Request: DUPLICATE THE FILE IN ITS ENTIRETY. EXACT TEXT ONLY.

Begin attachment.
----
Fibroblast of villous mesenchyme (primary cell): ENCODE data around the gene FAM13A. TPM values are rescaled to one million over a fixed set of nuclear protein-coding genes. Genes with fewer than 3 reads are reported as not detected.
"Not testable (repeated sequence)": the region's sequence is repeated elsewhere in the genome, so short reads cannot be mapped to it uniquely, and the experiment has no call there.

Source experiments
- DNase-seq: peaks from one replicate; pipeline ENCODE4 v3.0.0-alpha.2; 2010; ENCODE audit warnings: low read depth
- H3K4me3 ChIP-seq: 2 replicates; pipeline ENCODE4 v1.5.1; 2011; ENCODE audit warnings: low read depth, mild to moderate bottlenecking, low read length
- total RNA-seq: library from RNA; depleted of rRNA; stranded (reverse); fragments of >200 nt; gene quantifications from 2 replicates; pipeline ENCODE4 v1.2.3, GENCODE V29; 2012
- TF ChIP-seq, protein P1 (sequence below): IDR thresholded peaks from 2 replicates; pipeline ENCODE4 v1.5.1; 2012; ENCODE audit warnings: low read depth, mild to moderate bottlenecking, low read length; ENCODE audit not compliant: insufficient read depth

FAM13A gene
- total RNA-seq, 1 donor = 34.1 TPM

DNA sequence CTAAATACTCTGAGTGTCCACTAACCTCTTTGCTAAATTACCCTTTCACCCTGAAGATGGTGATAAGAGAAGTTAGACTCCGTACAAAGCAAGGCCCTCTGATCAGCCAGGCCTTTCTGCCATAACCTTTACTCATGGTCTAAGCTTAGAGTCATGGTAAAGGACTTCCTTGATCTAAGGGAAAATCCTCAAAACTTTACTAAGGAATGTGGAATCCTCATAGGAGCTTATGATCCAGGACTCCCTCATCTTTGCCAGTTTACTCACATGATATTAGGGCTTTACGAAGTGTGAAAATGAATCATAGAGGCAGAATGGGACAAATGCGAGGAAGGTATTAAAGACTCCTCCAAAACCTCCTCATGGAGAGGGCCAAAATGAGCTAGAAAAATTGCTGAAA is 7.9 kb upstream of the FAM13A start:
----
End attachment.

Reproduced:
Fibroblast of villous mesenchyme (primary cell): ENCODE data around the gene FAM13A. TPM values are rescaled to one million over a fixed set of nuclear protein-coding genes. Genes with fewer than 3 reads are reported as not detected.
"Not testable (repeated sequence)": the region's sequence is repeated elsewhere in the genome, so short reads cannot be mapped to it uniquely, and the experiment has no call there.

Source experiments
- DNase-seq: peaks from one replicate; pipeline ENCODE4 v3.0.0-alpha.2; 2010; ENCODE audit warnings: low read depth
- H3K4me3 ChIP-seq: 2 replicates; pipeline ENCODE4 v1.5.1; 2011; ENCODE audit warnings: low read depth, mild to moderate bottlenecking, low read length
- total RNA-seq: library from RNA; depleted of rRNA; stranded (reverse); fragments of >200 nt; gene quantifications from 2 replicates; pipeline ENCODE4 v1.2.3, GENCODE V29; 2012
- TF ChIP-seq, protein P1 (sequence below): IDR thresholded peaks from 2 replicates; pipeline ENCODE4 v1.5.1; 2012; ENCODE audit warnings: low read depth, mild to moderate bottlenecking, low read length; ENCODE audit not compliant: insufficient read depth

FAM13A gene
- total RNA-seq, 1 donor = 34.1 TPM

DNA sequence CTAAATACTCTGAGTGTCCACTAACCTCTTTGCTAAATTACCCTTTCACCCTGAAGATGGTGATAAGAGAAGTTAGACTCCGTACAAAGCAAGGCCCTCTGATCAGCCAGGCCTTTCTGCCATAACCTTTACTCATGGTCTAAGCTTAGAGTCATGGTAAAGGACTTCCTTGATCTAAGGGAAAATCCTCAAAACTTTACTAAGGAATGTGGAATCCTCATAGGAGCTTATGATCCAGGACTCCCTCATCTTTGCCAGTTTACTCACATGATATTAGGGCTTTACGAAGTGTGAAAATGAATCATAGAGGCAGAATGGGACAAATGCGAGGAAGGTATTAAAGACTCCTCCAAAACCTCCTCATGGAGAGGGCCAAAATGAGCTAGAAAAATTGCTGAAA is 7.9 kb upstream of the FAM13A start: